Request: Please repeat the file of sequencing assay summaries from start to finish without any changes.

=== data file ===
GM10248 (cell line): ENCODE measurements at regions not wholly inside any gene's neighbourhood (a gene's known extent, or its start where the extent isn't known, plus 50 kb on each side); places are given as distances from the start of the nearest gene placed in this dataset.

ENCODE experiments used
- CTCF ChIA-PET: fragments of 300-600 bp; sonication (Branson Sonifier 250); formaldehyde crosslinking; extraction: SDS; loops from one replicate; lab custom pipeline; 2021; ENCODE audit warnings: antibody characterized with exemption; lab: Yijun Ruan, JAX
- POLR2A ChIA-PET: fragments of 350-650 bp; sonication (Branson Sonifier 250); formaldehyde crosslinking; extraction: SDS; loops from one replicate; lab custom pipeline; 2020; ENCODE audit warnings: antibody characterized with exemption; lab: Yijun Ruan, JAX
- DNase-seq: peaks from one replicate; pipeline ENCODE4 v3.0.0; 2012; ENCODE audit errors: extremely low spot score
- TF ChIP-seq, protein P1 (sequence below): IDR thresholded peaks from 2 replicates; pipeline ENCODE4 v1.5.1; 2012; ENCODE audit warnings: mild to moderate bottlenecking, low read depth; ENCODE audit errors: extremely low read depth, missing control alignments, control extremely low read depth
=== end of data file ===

GM10248 (cell line): ENCODE measurements at regions not wholly inside any gene's neighbourhood (a gene's known extent, or its start where the extent isn't known, plus 50 kb on each side); places are given as distances from the start of the nearest gene placed in this dataset.

ENCODE experiments used
- CTCF ChIA-PET: fragments of 300-600 bp; sonication (Branson Sonifier 250); formaldehyde crosslinking; extraction: SDS; loops from one replicate; lab custom pipeline; 2021; ENCODE audit warnings: antibody characterized with exemption; lab: Yijun Ruan, JAX
- POLR2A ChIA-PET: fragments of 350-650 bp; sonication (Branson Sonifier 250); formaldehyde crosslinking; extraction: SDS; loops from one replicate; lab custom pipeline; 2020; ENCODE audit warnings: antibody characterized with exemption; lab: Yijun Ruan, JAX
- DNase-seq: peaks from one replicate; pipeline ENCODE4 v3.0.0; 2012; ENCODE audit errors: extremely low spot score
- TF ChIP-seq, protein P1 (sequence below): IDR thresholded peaks from 2 replicates; pipeline ENCODE4 v1.5.1; 2012; ENCODE audit warnings: mild to moderate bottlenecking, low read depth; ENCODE audit errors: extremely low read depth, missing control alignments, control extremely low read depth